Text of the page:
FOUND = ASSOCIATED(ptr)
 
      END FUNCTION HAS_KEY
 
 
!> Push back a TOML value to the table
      SUBROUTINE PUSH_BACK(SELF,Val,Stat)
      IMPLICIT NONE
!*--PUSH_BACK158
 
   !> Instance of the TOML table
 
   !> TOML value to append to table
 
   !> Status of operation
      INTEGER , INTENT(OUT)  ::  Stat
 
      IF ( .NOT.ALLOCATED(Val) ) THEN
         Stat = toml_stat%FATAL
         RETURN
      ENDIF
 
      IF ( .NOT.ALLOCATED(Val%KEY) ) THEN
         Stat = toml_stat%FATAL
         RETURN
      ENDIF
 
      IF ( SELF%HAS_KEY(Val%KEY) ) THEN
         Stat = toml_stat%DUPLICATE_KEY
         RETURN
      ENDIF
 
      CALL SELF%LIST%PUSH_BACK(Val)
 
      Stat = toml_stat%SUCCESS
 
      END SUBROUTINE PUSH_BACK
 
 
!> Delete TOML value at a given key
      SUBROUTINE DELETE(SELF,Key)
      IMPLICIT NONE
!*--DELETE192
 
   !> Instance of the TOML table
 
   !> Key to the TOML value
      CHARACTER(KIND=tfc,LEN=*) , INTENT(IN)  ::  Key
 
      CALL SELF%LIST%DELETE(Key)
 
      END SUBROUTINE DELETE
 
 
!> Deconstructor to cleanup allocations (optional)
      SUBROUTINE DESTROY(SELF)
      IMPLICIT NONE
!*--DESTROY207
 
   !> Instance of the TOML table
 
      IF ( ALLOCATED(SELF%KEY) ) DEALLOCATE (SELF%KEY)
 
      IF ( ALLOCATED(SELF%LIST) ) THEN
         CALL SELF%LIST%DESTROY
         DEALLOCATE (SELF%LIST)
      ENDIF
 
      END SUBROUTINE DESTROY
 
 
      END PROGRAM AA0001

My apologies - the original post was misleading. SPAG supports Fortran 95, but not Fortran 2003 - my unaccountable brain-fog. As a result, SPAG produces quite a few errors when processing your code.

16 occurrences of Statement not recognised
 4 occurrences of Local variable used but not set
 8 occurrences of MODULE not found in PFMODULE.KEY

The use of capitals is very configurable, and I think it likely you could configure it to your taste. The default uses case to distinguish different types of object - for example Fortran keywords and user names

   Case of Variables etc
       (-1=leave,0=lower
         n=n caps then lower
         9=upper)

100=0 case of local variables
101=3 case of COMMON variables
102=1 case of dummy arguments
103=9 case of PARAMETERS
104=9 case of other symbols

   Case of Other Elements

106=1 case of logical operators
(0=lower,1=upper)
107=1 case of FORTRAN keywords
(0=lower,1=upper)
108=0 case of character strings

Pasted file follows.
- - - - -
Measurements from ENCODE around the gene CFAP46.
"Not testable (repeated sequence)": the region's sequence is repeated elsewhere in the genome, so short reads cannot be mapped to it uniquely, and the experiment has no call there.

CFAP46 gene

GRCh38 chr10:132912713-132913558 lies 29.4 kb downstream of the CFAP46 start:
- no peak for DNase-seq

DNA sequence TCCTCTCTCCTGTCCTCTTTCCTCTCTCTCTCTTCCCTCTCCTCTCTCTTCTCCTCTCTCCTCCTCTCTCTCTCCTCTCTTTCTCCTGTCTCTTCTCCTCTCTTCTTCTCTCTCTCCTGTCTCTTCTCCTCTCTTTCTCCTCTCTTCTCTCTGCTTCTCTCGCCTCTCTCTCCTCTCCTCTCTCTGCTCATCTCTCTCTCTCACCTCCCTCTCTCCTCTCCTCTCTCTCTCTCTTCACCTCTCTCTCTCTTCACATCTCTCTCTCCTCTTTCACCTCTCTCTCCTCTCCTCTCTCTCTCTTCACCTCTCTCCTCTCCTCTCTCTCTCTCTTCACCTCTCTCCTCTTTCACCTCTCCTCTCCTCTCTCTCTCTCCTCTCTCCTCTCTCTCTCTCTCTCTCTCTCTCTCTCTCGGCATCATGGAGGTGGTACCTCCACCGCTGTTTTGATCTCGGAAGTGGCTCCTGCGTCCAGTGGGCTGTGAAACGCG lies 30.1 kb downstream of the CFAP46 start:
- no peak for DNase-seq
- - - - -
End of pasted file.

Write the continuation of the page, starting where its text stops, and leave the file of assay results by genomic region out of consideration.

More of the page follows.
(0=leave,-1=lower,1=upper)
109=0 case of comments
(0=leave,-1=lower,1=upper)

1 Like

Brian Smith, a former J3 denizen, had a Fortran test harness. I had a CD for it, but I lost it when I retired.

1 Like

Version 7.51, which includes an important bug-fix, has been released.

See www.fortran.uk/currentversion

1 Like

I tried Plusfort, but had no time to properly check out the options it gave me. I recently came across a very nasty bug in an Fortran program I maintain. The bug is specific to fixed-form, and something that in my opinion should not be allowed, but it passes and compiles with GFortran just fine. Then I thought: would plusfort discover such a bug?

I therefore created a small reproducer code with the bug:

      SUBROUTINE multiplication(c, a, b)
          IMPLICIT NONE

          REAL, INTENT(out) :: c
          REAL, INTENT(in) :: a, b

          c = a *
     &        * b
      END SUBROUTINE multiplication

In real life, the code was significantly more complicated than this, of course. This code compiles with Gfortran 9.3. If I rewrite to free-form it does not compile any more.

When I run the above mentioned code through spag it does not complain significantly about anything and re-write the code into:

!*==multiplication.f90  processed by SPAG 7.50RH at 08:56 on  4 Feb 2022
      SUBROUTINE MULTIPLICATION(C,A,B)
      IMPLICIT NONE
!*--MULTIPLICATION4
 
      REAL , INTENT(OUT)  ::  C
      REAL , INTENT(IN)  ::  A , B
 
      C = A**B
      END SUBROUTINE MULTIPLICATION

In my opinion there should have been a warning on this…

2 Likes

I guess it is not a bug. For fixed source form, the standard allows blanks everywhere:

6.3.3 Fixed form
6.3.3.1 General
2 Except in a character context, blanks are insignificant and may be used freely throughout the program.

This is not true for free source form, where blanks are not allowed within lexical tokens (except in character context) - 6.3.2.2.1

It is indeed completely allowed and that is one of the reasons fixed form should be avoided in my opinion. A classical example is:

      do 100 i = 1.100
          write(*,*) i
  100 continue

Can you spot the problem?

2 Likes

It is interpreted as

      do100i = 1.100   ! do100i being a variable name
      write(*,*) i
100   continue         ! unused label
1 Like

Yes, and that is due to the decimal point instead of a comma.

Welcome to the forum, and thanks for the example. At least translating to free source form clarifies what the code does, which the programmer must compare to his intention.

1 Like

@hakostra, consider the following version of your fixed form code:

      SUBROUTINE multiplication(c, a, b)
          IMPLICIT NONE

          REAL, INTENT(out) :: c
          REAL, INTENT(in) :: a, b

          c = a *
     *        * b
      END SUBROUTINE multiplication

It differs only in that the continuation character (in col.6) is ‘*’ instead of ‘&’. What do you expect to be the semantics of this version? What do you expect a Fortran compiler or SPAG to do with it?

1 Like